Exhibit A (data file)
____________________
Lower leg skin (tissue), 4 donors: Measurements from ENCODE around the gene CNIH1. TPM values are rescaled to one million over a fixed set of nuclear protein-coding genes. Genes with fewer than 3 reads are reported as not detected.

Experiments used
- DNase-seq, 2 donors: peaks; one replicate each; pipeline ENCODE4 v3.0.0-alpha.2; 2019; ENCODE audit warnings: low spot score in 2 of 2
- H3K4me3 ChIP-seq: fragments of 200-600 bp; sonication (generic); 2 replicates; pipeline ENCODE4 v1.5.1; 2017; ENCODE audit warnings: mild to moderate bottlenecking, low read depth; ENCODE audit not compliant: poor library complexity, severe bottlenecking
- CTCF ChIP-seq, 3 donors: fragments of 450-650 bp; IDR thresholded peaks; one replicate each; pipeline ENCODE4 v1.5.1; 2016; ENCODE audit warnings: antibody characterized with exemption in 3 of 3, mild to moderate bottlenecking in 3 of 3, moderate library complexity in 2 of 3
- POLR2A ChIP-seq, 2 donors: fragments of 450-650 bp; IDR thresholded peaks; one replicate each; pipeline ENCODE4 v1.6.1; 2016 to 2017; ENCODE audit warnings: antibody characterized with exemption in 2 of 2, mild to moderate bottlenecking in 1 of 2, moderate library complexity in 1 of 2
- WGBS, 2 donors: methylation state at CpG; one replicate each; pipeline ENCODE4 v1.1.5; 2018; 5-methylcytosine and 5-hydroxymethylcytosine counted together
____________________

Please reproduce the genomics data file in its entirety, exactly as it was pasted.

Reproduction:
Lower leg skin (tissue), 4 donors: Measurements from ENCODE around the gene CNIH1. TPM values are rescaled to one million over a fixed set of nuclear protein-coding genes. Genes with fewer than 3 reads are reported as not detected.

Experiments used
- DNase-seq, 2 donors: peaks; one replicate each; pipeline ENCODE4 v3.0.0-alpha.2; 2019; ENCODE audit warnings: low spot score in 2 of 2
- H3K4me3 ChIP-seq: fragments of 200-600 bp; sonication (generic); 2 replicates; pipeline ENCODE4 v1.5.1; 2017; ENCODE audit warnings: mild to moderate bottlenecking, low read depth; ENCODE audit not compliant: poor library complexity, severe bottlenecking
- CTCF ChIP-seq, 3 donors: fragments of 450-650 bp; IDR thresholded peaks; one replicate each; pipeline ENCODE4 v1.5.1; 2016; ENCODE audit warnings: antibody characterized with exemption in 3 of 3, mild to moderate bottlenecking in 3 of 3, moderate library complexity in 2 of 3
- POLR2A ChIP-seq, 2 donors: fragments of 450-650 bp; IDR thresholded peaks; one replicate each; pipeline ENCODE4 v1.6.1; 2016 to 2017; ENCODE audit warnings: antibody characterized with exemption in 2 of 2, mild to moderate bottlenecking in 1 of 2, moderate library complexity in 1 of 2
- WGBS, 2 donors: methylation state at CpG; one replicate each; pipeline ENCODE4 v1.1.5; 2018; 5-methylcytosine and 5-hydroxymethylcytosine counted together